The kind of rainstorms that drenched the Washington area this spring all but vanished last month, resulting in the driest July here in nine years.

Rain fell only four days in July. In one 15-day stretch there was no precipitation. For the entire month, the metropolitan area received only 1.78 inches of rain, less than half the normal amount for July, and the lowest for the month since July 1974, when 1.15 inches of rain was recorded, according to the National Weather Service.

Accompanying the drought-like conditions were temperatures of 90 degrees or more on 20 days in the month, scorching area lawns, damaging crops and driving up electric bills.

But this could change in August, which although is hot, is normally the wettest month of the year, largely because of intermittent, intense thundershowers.

The National Weather Service's preliminary forecast for the next two weeks calls for rain to occur more frequently than in July.

But if that prediction is wrong and the dry spell persists, the area water table could reach dangerously low levels and more severe crop damage could occur, Jeff Bowman, a National Weather Service meteorologist, said yesterday.

"Just by having that shot of rainfall in the spring, helped us tremendously over the dry spell we've had in July," Bowman said, but "if we continue one month of this, we could be hurting quite substantially."

Area farmers would be hit hardest by a prolonged drought, Bowman said, adding that corn and other crops that should have been ready for picking in July withered from the heat and drought.

Another immediate effect of the lack of rain and sweltering temperatures has been to cause some area lawns to turn brown.

"The high temperatures act like a big hose sucking the moisture out of the ground and trees, and that further depletes the ground moisture," Bowman said.

Bowman said the cause of this year's hot, dry spell is a high-pressure system that has engulfed and baked the Midwest for weeks. That system, advancing on westerly winds, has settled over the Washington area, and has blocked out southerly, moist winds from the Gulf of Mexico and the Atlantic, which normally sweep into this area and bring rain with them.

In addition, Bowman said, the high-pressure system has served to trap moist air close to the ground, preventing it from rising into the atmosphere where it would help form clouds that would in turn lead to rain.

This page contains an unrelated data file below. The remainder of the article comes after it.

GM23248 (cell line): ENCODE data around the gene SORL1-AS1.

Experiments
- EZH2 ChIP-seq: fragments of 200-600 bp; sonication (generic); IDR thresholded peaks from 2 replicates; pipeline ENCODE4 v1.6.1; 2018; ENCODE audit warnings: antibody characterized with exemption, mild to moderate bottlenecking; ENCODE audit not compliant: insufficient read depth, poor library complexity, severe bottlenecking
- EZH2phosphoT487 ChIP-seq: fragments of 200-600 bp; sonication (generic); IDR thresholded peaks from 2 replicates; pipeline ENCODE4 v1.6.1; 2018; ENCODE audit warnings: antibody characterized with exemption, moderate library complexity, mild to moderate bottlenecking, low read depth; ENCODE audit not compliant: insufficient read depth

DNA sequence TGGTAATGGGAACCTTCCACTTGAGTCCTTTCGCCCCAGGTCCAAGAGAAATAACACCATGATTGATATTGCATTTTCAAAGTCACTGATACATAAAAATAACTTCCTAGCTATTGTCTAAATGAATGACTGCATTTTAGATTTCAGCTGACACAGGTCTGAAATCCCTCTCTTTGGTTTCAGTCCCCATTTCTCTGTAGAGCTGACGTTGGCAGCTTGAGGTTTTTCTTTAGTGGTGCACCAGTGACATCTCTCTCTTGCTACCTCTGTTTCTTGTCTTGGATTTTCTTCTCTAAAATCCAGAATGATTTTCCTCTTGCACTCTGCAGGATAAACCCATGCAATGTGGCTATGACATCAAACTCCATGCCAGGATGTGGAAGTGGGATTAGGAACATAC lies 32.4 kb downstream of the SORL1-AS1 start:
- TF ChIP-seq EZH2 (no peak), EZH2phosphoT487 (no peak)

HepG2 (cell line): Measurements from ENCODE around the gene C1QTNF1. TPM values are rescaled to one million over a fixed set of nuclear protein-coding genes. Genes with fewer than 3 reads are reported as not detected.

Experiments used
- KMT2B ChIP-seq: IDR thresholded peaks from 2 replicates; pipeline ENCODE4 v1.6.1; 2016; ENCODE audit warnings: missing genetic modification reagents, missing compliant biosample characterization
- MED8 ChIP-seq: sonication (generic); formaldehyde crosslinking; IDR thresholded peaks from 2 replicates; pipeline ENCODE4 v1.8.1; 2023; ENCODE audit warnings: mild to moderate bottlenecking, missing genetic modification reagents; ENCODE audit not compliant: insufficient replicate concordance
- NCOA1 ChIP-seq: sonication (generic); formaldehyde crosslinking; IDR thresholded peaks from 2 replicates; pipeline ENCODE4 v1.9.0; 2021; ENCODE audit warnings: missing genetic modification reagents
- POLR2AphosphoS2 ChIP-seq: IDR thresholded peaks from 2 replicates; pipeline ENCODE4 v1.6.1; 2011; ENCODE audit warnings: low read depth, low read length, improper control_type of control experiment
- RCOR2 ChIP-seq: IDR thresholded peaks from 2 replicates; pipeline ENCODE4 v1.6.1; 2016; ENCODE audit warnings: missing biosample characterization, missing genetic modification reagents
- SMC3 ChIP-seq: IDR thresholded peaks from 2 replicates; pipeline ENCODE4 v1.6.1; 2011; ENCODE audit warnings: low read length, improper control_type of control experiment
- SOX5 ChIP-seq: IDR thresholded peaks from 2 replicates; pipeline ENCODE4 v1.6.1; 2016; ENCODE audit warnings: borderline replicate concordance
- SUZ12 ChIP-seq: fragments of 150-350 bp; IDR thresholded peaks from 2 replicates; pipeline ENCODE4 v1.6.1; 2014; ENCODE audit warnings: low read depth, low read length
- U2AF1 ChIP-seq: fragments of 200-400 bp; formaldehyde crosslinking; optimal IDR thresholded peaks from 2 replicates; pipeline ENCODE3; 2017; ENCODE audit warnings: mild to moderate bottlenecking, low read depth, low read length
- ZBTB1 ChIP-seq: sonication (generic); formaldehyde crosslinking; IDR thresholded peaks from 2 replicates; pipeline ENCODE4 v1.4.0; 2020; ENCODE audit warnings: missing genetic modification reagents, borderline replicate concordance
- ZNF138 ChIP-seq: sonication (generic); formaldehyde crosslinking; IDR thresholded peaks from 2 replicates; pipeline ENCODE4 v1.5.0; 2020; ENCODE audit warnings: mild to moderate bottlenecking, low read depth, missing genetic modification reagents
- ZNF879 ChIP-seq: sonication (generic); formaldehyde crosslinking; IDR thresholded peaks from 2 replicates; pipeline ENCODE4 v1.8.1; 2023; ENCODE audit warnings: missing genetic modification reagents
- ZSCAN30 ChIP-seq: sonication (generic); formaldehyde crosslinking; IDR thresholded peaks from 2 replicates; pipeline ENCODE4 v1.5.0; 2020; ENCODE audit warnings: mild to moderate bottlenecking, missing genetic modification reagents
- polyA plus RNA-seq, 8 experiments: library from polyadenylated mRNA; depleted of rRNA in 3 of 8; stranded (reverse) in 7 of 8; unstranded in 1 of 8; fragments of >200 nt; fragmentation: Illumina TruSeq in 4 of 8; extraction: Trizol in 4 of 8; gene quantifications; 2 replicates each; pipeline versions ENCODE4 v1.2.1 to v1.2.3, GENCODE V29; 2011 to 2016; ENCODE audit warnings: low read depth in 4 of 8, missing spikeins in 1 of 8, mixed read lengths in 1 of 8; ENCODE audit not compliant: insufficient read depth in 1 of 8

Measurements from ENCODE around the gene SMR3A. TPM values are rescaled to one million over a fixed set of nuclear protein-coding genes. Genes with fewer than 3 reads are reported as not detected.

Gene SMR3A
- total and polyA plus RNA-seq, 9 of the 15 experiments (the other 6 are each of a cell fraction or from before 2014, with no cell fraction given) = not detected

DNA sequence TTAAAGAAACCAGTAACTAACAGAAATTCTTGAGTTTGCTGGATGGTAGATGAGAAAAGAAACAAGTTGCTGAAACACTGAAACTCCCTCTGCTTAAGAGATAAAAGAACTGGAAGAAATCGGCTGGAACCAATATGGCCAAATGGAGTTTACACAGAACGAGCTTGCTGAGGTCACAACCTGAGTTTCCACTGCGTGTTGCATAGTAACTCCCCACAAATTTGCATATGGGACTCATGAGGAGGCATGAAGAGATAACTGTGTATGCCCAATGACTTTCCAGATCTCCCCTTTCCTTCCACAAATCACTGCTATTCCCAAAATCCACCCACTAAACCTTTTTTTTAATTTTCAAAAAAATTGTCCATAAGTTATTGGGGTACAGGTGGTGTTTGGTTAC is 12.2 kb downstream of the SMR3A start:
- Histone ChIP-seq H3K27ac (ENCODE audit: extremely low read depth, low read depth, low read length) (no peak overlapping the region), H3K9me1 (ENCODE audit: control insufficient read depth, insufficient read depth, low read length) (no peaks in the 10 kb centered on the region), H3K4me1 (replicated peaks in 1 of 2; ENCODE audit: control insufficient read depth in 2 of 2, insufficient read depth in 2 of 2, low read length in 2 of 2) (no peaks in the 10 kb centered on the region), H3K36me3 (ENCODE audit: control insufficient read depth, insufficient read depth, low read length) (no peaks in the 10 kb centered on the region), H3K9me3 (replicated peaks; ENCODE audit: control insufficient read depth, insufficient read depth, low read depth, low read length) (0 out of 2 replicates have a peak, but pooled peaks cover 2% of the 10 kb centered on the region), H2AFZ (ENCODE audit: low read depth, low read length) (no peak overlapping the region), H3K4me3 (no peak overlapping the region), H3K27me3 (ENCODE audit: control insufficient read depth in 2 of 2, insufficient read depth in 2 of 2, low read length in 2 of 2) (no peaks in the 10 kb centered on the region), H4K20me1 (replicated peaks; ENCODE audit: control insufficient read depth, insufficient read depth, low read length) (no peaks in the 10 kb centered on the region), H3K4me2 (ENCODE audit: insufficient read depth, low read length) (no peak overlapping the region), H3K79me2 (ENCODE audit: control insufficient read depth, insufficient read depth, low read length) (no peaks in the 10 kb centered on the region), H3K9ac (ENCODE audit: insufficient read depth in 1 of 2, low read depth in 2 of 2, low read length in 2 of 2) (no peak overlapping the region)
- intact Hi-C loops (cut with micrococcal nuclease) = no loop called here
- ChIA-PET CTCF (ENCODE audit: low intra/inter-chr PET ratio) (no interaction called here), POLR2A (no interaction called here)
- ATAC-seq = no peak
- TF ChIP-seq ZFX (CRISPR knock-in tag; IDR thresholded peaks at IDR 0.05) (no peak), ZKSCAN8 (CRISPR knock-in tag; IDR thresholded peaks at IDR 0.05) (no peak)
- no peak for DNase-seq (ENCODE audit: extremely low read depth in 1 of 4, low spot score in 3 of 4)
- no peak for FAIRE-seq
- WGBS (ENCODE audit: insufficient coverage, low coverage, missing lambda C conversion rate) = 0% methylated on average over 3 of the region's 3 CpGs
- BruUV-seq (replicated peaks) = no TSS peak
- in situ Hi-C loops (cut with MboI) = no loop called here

In contrast to the current dry spell, the months of March, April, May and June had heavy, almost constant rains, particularly on weekends.

It rained on Saturday or Sunday or both days on 14 of the 17 weekends from March through June, Bowman said.

Nearly two feet of rain fell from March through June, which was more than 10 inches above the normal rainfall for this period. The heaviest rain came in June, when showers poured more than 7 inches of rain on the Washington area.

For the first seven months of 1983, nearly 30 inches of rain fell. The normal annual accumulation of rain in Washington is 39 inches.

Bowman said this spring's infusion of rain brought the area's water table back to normal levels for the first time in three years.

In 1980, the water table was 10 inches below normal, in 1981, it was eight inches below and in 1982, it was three inches below normal, Bowman said.

So far this year, he said, the water table is more than seven inches above normal. "Of course," Bowman said, "we could erase all that if we go through another dry month and a half."

Although temperatures were up this July, the highest temperature was 99 degrees on July 17, they were still below those recorded in July and August 1980, the hottest summer on record, Bowman said.

During the summer of 1980 the thermometer hit 100 degrees or higher three times in July and twice in August. The highest temperature was 103 degrees, which was recorded on July 16, 1980.

"That was a summer to remember," Bowman said.